Friday, May 9, 2008

What Happens When All Punishments Fail?

I still intend to offer more comments on the teacher survey in addition to some other issues, but this post on the Fordham Institute's blog caught my eye. In it, Jeff Kuhner rightfully condemns the actions of a Vice Principal who punished students by making them eat while sitting on the floor (which, by the way, I don't think means the food was actually on the floor).

While it's probably not the end of the world, the punishment was clearly over the line and the Vice Principal should've known better.

What really caught my eye, however, was Kuhner's claim that we don't need to resort to these types of punishments b/c we have other options that are "tried and true," including calling home, detention, suspension, and expulsion. This raises two questions for me:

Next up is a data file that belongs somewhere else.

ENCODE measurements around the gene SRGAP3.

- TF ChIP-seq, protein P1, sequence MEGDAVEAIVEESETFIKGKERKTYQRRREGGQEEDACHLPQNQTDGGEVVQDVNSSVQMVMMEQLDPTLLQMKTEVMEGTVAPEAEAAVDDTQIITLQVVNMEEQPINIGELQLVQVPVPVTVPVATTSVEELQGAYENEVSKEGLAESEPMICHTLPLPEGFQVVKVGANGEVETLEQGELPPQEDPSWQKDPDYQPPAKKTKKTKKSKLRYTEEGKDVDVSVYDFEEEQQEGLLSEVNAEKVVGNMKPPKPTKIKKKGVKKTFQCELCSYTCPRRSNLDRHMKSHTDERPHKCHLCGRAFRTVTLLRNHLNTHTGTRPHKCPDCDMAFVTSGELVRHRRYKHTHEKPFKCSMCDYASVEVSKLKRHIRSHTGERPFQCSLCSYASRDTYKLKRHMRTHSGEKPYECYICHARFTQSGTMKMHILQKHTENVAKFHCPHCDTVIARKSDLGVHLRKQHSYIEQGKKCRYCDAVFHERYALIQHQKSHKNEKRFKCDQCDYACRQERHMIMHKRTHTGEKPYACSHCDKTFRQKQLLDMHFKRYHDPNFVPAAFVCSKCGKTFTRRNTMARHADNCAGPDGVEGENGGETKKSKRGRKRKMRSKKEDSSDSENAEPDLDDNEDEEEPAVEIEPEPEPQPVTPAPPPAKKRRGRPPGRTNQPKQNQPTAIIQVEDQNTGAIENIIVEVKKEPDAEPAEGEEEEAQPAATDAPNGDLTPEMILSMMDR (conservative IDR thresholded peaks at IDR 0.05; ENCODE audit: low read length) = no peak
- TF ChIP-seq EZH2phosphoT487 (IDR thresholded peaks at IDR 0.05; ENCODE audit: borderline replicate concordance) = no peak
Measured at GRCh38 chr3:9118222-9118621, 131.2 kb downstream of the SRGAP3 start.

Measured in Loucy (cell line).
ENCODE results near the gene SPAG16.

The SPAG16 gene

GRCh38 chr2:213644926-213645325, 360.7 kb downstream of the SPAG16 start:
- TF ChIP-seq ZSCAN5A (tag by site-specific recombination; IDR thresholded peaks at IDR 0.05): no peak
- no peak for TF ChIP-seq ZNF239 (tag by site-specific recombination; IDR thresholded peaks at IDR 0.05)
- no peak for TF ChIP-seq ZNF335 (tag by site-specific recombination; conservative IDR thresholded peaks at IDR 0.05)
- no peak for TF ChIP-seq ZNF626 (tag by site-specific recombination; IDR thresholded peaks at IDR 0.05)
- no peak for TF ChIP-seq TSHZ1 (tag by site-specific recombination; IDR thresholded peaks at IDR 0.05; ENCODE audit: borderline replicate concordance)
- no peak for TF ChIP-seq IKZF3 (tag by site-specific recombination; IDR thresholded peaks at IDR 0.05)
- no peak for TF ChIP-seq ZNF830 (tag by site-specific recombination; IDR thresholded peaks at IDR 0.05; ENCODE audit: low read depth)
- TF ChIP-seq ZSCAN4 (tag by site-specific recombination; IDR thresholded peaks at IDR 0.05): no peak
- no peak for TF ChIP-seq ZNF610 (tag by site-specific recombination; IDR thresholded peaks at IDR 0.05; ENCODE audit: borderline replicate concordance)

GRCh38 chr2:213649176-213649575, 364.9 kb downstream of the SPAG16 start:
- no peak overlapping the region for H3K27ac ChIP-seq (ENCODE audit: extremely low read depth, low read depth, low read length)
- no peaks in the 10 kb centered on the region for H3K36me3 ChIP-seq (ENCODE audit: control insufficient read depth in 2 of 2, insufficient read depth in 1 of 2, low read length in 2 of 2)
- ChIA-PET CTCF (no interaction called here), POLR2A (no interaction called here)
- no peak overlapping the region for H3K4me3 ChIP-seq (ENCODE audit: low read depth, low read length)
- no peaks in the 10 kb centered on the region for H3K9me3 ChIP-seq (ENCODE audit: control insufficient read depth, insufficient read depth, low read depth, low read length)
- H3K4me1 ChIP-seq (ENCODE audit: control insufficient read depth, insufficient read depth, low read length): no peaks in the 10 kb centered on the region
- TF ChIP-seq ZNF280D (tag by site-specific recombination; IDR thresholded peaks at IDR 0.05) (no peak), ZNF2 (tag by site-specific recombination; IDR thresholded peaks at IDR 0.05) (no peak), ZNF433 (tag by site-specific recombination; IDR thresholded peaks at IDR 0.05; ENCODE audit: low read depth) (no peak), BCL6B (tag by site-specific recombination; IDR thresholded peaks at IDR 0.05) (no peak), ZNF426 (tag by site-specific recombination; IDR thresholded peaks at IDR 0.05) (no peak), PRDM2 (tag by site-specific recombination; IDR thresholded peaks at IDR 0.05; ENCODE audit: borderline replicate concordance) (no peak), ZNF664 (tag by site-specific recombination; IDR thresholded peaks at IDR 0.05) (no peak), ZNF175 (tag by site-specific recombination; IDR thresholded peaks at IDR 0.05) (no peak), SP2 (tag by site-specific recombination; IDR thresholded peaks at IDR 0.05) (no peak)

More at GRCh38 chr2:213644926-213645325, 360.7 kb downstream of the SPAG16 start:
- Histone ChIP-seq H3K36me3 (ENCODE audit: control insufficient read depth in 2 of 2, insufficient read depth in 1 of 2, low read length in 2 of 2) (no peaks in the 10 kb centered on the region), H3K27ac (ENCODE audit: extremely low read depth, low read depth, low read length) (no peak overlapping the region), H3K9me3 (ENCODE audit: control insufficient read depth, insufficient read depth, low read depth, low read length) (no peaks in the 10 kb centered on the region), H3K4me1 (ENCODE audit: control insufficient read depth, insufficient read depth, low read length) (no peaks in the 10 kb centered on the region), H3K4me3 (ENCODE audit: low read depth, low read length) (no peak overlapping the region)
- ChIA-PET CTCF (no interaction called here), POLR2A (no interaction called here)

1.) Are we really sure that these methods work?

2.) What happens when they don't?

I'm under the distinct impression that most schools don't have to worry too much about the latter -- the "tried and true" methods certainly seemed to do the trick in the middle-class public schools I attended -- but I've seen schools where there seems to be no answer to #2.

What happens when these methods don't work? A teacher calls home . . . the behavior continues. A student is given detention . . . the behavior continues. A student is suspended . . . the behavior continues. Now what? Should the student be expelled? Moved to another school? Receive a psychological evaluation? Should we just fail them and hope they drop out?

I'm not sure what the answer is or, for that matter, that there is an easy answer. But I know that teachers and administrators across the country face this dilemma on a daily basis. Inhumane treatment is no solution, but I don't envy their position.

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